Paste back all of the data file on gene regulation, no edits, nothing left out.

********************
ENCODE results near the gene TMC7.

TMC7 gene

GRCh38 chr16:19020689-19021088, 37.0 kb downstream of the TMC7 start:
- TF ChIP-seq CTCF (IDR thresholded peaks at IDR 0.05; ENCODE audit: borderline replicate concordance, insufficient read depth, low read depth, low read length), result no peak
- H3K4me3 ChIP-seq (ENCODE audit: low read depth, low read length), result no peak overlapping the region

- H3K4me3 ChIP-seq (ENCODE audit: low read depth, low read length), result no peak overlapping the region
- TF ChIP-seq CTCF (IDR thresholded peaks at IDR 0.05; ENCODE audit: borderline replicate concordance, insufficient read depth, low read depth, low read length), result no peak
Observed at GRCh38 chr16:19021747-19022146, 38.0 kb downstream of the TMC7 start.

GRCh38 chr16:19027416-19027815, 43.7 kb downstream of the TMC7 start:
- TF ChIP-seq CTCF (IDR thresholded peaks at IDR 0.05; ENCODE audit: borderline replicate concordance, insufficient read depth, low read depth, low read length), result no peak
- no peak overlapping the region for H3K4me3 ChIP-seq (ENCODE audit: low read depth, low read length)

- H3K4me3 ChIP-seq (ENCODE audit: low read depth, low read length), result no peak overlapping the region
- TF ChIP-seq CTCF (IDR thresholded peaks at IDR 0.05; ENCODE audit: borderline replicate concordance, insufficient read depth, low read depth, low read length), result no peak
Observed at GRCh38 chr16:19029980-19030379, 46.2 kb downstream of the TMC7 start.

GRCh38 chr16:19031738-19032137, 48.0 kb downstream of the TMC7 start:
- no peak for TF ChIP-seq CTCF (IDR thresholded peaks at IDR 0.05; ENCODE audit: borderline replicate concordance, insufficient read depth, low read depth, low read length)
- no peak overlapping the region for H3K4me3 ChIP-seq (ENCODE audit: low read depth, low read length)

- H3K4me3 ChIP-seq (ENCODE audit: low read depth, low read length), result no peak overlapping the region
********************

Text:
ENCODE results near the gene TMC7.

TMC7 gene

GRCh38 chr16:19020689-19021088, 37.0 kb downstream of the TMC7 start:
- TF ChIP-seq CTCF (IDR thresholded peaks at IDR 0.05; ENCODE audit: borderline replicate concordance, insufficient read depth, low read depth, low read length), result no peak
- H3K4me3 ChIP-seq (ENCODE audit: low read depth, low read length), result no peak overlapping the region

- H3K4me3 ChIP-seq (ENCODE audit: low read depth, low read length), result no peak overlapping the region
- TF ChIP-seq CTCF (IDR thresholded peaks at IDR 0.05; ENCODE audit: borderline replicate concordance, insufficient read depth, low read depth, low read length), result no peak
Observed at GRCh38 chr16:19021747-19022146, 38.0 kb downstream of the TMC7 start.

GRCh38 chr16:19027416-19027815, 43.7 kb downstream of the TMC7 start:
- TF ChIP-seq CTCF (IDR thresholded peaks at IDR 0.05; ENCODE audit: borderline replicate concordance, insufficient read depth, low read depth, low read length), result no peak
- no peak overlapping the region for H3K4me3 ChIP-seq (ENCODE audit: low read depth, low read length)

- H3K4me3 ChIP-seq (ENCODE audit: low read depth, low read length), result no peak overlapping the region
- TF ChIP-seq CTCF (IDR thresholded peaks at IDR 0.05; ENCODE audit: borderline replicate concordance, insufficient read depth, low read depth, low read length), result no peak
Observed at GRCh38 chr16:19029980-19030379, 46.2 kb downstream of the TMC7 start.

GRCh38 chr16:19031738-19032137, 48.0 kb downstream of the TMC7 start:
- no peak for TF ChIP-seq CTCF (IDR thresholded peaks at IDR 0.05; ENCODE audit: borderline replicate concordance, insufficient read depth, low read depth, low read length)
- no peak overlapping the region for H3K4me3 ChIP-seq (ENCODE audit: low read depth, low read length)

- H3K4me3 ChIP-seq (ENCODE audit: low read depth, low read length), result no peak overlapping the region